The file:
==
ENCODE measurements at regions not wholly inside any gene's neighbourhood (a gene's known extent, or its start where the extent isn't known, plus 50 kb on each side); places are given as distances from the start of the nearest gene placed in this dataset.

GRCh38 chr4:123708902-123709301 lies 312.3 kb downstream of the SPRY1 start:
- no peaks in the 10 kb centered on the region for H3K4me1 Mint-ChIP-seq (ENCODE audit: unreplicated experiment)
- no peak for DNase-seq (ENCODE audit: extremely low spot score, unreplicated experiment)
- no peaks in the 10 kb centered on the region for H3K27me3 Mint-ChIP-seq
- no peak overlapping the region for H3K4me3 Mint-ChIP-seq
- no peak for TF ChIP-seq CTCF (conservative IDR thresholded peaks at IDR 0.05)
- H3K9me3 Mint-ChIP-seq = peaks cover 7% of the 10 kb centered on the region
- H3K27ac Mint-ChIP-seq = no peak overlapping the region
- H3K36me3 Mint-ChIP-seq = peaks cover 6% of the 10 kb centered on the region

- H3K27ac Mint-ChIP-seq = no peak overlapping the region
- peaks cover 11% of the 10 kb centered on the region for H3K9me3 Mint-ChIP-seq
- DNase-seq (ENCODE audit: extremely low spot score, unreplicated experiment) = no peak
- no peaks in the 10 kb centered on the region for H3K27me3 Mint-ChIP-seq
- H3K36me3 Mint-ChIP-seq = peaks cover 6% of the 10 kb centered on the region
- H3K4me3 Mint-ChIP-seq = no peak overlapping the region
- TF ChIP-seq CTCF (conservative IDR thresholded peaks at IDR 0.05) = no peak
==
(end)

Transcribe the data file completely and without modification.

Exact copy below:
ENCODE measurements at regions not wholly inside any gene's neighbourhood (a gene's known extent, or its start where the extent isn't known, plus 50 kb on each side); places are given as distances from the start of the nearest gene placed in this dataset.

GRCh38 chr4:123708902-123709301 lies 312.3 kb downstream of the SPRY1 start:
- no peaks in the 10 kb centered on the region for H3K4me1 Mint-ChIP-seq (ENCODE audit: unreplicated experiment)
- no peak for DNase-seq (ENCODE audit: extremely low spot score, unreplicated experiment)
- no peaks in the 10 kb centered on the region for H3K27me3 Mint-ChIP-seq
- no peak overlapping the region for H3K4me3 Mint-ChIP-seq
- no peak for TF ChIP-seq CTCF (conservative IDR thresholded peaks at IDR 0.05)
- H3K9me3 Mint-ChIP-seq = peaks cover 7% of the 10 kb centered on the region
- H3K27ac Mint-ChIP-seq = no peak overlapping the region
- H3K36me3 Mint-ChIP-seq = peaks cover 6% of the 10 kb centered on the region

- H3K27ac Mint-ChIP-seq = no peak overlapping the region
- peaks cover 11% of the 10 kb centered on the region for H3K9me3 Mint-ChIP-seq
- DNase-seq (ENCODE audit: extremely low spot score, unreplicated experiment) = no peak
- no peaks in the 10 kb centered on the region for H3K27me3 Mint-ChIP-seq
- H3K36me3 Mint-ChIP-seq = peaks cover 6% of the 10 kb centered on the region
- H3K4me3 Mint-ChIP-seq = no peak overlapping the region
- TF ChIP-seq CTCF (conservative IDR thresholded peaks at IDR 0.05) = no peak